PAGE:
Unfortunately, central Western governments believed that they could build democratic liberal developments through changing political leaders and making legal regulations in some countries during the course of the Cold War. All the operations that were made by this belief failed to achieve their goals, as happened in the Gulf Wars. While Libya is occupied by the terrorist groups, Iraq is more and more becoming the playground of Iran. The inconsistencies of the foreign policies of the countries which are effective in the Middle East, especially the USA, increase the chaos and conflicts.

Western governments seem to like defending normative liberal principles, but it appears that they prefer to support the authoritarian governments which are more useful for the “national interest” of the Western governments. The massive immigrations and intensive terror events proved that the question of the Middle East cannot be detained in the Middle East. If the liberal theory cannot develop powerful explanations and policy offers concerning the developments in the Middle East, liberalism may lose not just in the Middle East but also in the lands where it had grown.


This book is an attractive book with many great views. The threat and the solutions concerning the liberal theory in respect to the Islamic World will be held on two main subject topics in this book. The first is the role of the rich and pluralistic Islamic civilisations with regard to the peaceful political change in the Islamic World. The second is the role of the free trade/market economy to develop a liberal political system. After witnessing the developments in the last decade, it is now clear that changing the political leaders are not the way to support liberal values in those countries. It should be obvious that a democratic and liberal political system cannot emerge through legislation.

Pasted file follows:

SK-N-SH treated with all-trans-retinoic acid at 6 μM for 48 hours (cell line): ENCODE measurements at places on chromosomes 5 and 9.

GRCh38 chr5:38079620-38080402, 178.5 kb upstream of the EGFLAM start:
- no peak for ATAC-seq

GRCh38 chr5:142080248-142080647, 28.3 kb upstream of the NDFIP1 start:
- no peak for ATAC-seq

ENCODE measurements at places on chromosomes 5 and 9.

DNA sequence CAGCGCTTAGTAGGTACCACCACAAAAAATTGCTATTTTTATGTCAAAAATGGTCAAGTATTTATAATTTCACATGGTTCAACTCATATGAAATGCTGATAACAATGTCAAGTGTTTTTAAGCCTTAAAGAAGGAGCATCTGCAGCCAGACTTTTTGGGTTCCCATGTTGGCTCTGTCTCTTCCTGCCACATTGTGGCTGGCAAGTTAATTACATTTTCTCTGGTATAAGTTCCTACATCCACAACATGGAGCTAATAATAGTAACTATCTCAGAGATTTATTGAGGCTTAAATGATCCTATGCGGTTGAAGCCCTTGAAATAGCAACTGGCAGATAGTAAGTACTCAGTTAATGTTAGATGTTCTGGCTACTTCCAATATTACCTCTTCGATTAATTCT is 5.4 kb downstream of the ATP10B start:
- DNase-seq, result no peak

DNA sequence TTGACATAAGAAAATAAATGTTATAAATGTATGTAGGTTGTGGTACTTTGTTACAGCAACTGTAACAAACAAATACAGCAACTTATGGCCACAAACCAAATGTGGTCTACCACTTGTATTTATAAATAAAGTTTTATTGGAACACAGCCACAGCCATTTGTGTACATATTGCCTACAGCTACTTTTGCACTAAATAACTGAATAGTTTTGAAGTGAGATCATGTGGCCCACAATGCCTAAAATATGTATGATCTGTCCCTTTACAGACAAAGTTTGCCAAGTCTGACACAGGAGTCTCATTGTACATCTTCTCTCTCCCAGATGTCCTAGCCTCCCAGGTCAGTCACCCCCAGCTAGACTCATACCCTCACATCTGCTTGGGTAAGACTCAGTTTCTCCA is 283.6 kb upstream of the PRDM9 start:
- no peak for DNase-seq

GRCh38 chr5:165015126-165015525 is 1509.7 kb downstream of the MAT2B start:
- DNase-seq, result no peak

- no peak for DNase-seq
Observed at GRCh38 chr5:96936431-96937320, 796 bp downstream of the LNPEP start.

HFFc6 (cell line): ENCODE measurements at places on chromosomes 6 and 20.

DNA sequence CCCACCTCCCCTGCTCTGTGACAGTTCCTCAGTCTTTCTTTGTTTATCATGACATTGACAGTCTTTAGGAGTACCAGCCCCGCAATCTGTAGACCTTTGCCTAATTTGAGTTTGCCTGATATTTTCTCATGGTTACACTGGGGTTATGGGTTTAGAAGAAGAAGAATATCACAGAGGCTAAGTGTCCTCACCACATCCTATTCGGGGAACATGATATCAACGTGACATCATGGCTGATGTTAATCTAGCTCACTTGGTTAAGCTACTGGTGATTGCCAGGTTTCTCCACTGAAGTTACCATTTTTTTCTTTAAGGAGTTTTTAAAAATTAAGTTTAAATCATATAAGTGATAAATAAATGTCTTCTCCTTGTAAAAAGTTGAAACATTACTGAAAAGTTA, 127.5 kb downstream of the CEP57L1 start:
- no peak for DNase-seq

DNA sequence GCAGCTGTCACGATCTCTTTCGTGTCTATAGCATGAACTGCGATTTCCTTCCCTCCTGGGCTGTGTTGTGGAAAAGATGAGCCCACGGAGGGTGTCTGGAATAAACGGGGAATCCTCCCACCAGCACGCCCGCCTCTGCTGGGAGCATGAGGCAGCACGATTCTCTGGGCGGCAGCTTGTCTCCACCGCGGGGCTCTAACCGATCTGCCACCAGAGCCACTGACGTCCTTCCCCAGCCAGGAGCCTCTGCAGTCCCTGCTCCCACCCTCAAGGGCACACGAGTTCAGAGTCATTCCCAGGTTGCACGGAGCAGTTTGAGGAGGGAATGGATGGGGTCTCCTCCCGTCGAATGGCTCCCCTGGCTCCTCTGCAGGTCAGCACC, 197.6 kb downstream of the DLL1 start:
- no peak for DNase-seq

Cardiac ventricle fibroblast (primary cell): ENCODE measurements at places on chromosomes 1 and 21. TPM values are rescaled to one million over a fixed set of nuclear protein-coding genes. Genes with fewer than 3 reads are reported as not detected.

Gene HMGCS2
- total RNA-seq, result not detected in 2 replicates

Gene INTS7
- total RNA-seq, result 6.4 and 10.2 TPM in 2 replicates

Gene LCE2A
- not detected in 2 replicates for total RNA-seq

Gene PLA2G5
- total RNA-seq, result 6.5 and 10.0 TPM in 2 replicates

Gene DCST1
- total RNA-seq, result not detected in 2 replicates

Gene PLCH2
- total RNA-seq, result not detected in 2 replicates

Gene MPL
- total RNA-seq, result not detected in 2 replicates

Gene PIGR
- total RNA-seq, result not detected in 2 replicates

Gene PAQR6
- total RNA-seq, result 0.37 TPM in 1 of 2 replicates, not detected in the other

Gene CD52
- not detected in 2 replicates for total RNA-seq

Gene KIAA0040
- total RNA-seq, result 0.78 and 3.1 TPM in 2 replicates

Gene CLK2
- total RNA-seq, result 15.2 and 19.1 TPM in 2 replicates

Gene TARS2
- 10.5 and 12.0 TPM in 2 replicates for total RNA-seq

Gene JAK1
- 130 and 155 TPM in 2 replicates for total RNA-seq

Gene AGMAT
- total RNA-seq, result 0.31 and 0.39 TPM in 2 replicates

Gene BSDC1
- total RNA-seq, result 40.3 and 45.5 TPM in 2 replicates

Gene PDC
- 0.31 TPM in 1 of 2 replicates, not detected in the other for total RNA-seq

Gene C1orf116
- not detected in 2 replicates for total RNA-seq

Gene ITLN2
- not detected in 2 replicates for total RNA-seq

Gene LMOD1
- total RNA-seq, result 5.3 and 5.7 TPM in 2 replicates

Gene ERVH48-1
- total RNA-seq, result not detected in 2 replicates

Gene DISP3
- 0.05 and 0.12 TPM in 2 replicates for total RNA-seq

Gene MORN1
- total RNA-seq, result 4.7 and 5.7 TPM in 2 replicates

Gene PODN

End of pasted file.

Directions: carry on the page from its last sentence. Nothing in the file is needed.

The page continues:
This book will be particularly useful for researchers seeking to understand Islam in the context of free society. In this regard, we should believe that researches on the peaceful political power change through elections in the Middle East are very important without using the arguments of majoritarian dictatorship in democracies. We also believe that the best way to limit the political power in accordance with the liberal ideals is to promote free trade in developing countries. Market economy creates economic growth by enabling individuals to use their productive powers through production processes while improving private property and rule of law. Therefore, Western governments should accept the Middle Easterners as their equals by developing policies to improve their productive potentials, instead of planning external interventions.

(*) Devrim Özkan has been an associate professor at Faculty of Social Sciences and Humanities, İzmir Katip Çelebi University. He holds his Ph.D. in the field of Radio, Television, and Cinema from Ege University. He followed his studies with the post-doctoral studies on political science at the University of Buckingham. He still Works as a faculty staff at İzmir Katip Çelebi University and is interested in the subjects including sociology of art, identity problem, anthropological aspects of communication and history of thought.